The Backword blog is your one-stop shop for commentary on Harold Pinter's Nobel Prize in Literature. But one contribution that might escape Dave's eagle eye is a surprising mostly pro-Pinter piece in Saturday's Wall Street Journal. Now one might think they hid this nod in their new Saturday edition (subs. req'd) so as to get below the radar screen of their more true-believing readers, but they've also provided a free link, so they're not ashamed, notwithstanding the intro:
Another Left Turn in Stockholm
An America-hating playwright wins a Nobel. Surprisingly, he deserves it.
BY TERRY TEACHOUT
Which is an accurate summary of the article. The funniest bit is
Even Noël Coward, who had no use whatsoever for trendy theatrical innovation, was impressed by his ability to stir up profoundly unsettling emotions through the simplest of means. " 'The Caretaker,' on the face of it, is everything I hate most in the theatre--squalor, repetition, lack of actions, etc.--but somehow it seizes hold of you," he wrote in his diary. "Nothing happens except that somehow it does."
Indeed, having seen Penelope Keith swanning through the role of Madame Arcati in Blithe Spirit a little while back, it's tough to imagine her being able to do the same thing with a Pinter play. Anyway, it sounds like Teachout had to talk down some of his more excitable friends:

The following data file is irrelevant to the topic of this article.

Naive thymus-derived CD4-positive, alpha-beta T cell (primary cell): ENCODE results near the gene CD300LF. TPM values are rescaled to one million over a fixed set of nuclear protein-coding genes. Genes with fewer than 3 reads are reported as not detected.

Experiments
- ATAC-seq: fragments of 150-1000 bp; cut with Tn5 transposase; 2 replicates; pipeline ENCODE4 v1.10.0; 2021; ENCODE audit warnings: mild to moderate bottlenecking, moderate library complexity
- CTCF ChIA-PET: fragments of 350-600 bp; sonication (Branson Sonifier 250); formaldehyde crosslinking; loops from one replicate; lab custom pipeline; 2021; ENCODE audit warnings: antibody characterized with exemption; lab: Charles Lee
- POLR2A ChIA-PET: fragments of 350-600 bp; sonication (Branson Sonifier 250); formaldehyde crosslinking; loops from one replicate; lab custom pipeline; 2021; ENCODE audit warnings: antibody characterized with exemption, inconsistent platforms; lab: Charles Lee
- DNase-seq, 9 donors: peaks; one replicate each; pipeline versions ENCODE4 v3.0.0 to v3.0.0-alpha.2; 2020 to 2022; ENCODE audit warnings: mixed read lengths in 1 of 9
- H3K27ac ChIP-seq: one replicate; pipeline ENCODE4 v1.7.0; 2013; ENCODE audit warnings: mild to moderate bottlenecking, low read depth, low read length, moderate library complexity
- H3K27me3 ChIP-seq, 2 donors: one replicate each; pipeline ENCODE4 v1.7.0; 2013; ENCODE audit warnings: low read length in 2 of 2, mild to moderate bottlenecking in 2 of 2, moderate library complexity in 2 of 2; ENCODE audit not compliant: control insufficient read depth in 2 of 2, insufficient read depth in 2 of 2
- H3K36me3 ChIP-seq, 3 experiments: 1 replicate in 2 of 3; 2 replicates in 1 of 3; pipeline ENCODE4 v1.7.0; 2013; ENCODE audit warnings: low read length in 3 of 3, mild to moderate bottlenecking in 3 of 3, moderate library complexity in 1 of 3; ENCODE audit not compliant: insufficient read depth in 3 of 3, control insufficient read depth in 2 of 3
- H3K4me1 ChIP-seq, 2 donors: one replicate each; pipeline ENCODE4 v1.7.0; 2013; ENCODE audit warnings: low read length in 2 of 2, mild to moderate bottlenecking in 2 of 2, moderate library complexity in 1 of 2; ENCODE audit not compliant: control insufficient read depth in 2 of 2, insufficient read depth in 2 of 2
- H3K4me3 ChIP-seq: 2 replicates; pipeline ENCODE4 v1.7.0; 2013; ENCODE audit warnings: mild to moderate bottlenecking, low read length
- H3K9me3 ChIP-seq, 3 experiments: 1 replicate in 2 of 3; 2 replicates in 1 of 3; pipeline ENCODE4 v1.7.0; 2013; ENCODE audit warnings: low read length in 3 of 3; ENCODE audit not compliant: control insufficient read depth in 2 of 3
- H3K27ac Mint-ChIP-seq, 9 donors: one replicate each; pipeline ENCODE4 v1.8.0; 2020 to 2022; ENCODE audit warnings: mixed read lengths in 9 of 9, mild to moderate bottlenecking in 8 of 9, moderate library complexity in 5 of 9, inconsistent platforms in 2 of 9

Within minutes of the announcement, I received this email from a friend: "Do you believe that big phony Pinter won the Nobel?" But Mr. Pinter is no phony--at least not when he's writing plays--and you don't have to be completely convinced by his fill-in-the-blanks style to admire his uncanny knack for portraying the myriad ways in which people talk past one another, never quite managing to say what they mean.
Not quite the praise that fans of a President who "says what he means, and means what he says" could stand for.
UPDATE: Well, the WSJ may have felt they had to atone for tolerting Pinter in Saturday's paper, and so the penance is Hitchens in Monday's (subs. only). Not much to say really, although:
Let us also hope for a long silence to descend upon the thuggish bigmouth who has strutted and fretted his hour upon the stage for far too long.
Indeed. The thuggish bigmouth who spun for the higher-ups in Abu Ghraib, who can take time out of Keyboarding for Kurdistan to pen a defence of Karl Rove in the Plame affair, and even did his bit on the side for the Swift Boat Liars -- bring on the silence.
FINAL UPDATE: The Hitchens article becomes the focal point for the War on Pinter; this contribution from Jonah Goldberg summarises the quality of the analysis:
I will confess here and now I know very little of Pinter's work. I've caught bits and piece over the years, read the occasional criticism (and many since the Nobel announcment) but I think it's fair to say I'm perhaps a few inches shy of real ignorance about Pinter's literary contributions ...
But here's the real reason I think it's ok to complain about Pinter's Nobel without being fully fluent in his oeuvre ... I am not a particularly literary guy ... If that makes me a Philistine, I can deal with that.
And smart conservative John "Midgette" Podhoretz provides the icing on the cake:
Meanwhile, Hitch really walked into it with the thuggish bigmouth reference. Chris Bertram at Crooked Timber goes for a riposte similar to ours, while Hitchens Watch wonders if the usage is malicious, given Pinter's cancer.